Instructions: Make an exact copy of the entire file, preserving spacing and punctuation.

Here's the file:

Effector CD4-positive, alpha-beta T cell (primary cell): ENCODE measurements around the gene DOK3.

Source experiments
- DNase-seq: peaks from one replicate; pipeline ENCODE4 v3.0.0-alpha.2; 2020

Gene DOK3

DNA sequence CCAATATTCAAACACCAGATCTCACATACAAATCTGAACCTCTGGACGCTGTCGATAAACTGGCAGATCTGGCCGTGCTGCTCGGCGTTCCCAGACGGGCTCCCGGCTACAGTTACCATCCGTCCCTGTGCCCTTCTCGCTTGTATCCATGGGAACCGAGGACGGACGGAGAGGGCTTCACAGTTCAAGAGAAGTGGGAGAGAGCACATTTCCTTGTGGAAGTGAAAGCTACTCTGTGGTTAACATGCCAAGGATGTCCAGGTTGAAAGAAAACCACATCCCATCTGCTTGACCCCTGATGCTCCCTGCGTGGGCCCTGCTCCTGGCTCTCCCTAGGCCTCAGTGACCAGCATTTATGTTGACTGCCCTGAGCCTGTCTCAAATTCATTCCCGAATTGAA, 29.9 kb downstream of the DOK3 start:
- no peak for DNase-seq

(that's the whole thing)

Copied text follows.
Effector CD4-positive, alpha-beta T cell (primary cell): ENCODE measurements around the gene DOK3.

Source experiments
- DNase-seq: peaks from one replicate; pipeline ENCODE4 v3.0.0-alpha.2; 2020

Gene DOK3

DNA sequence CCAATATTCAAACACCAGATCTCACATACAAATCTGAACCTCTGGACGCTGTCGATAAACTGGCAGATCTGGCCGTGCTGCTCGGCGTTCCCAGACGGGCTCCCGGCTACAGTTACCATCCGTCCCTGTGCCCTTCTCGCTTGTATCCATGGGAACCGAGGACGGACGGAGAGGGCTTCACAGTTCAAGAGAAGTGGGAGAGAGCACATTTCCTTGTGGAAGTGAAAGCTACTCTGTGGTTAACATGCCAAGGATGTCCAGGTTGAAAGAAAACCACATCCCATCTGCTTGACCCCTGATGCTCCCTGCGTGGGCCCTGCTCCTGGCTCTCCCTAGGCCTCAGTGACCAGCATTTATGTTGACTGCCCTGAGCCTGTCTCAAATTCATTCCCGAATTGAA, 29.9 kb downstream of the DOK3 start:
- no peak for DNase-seq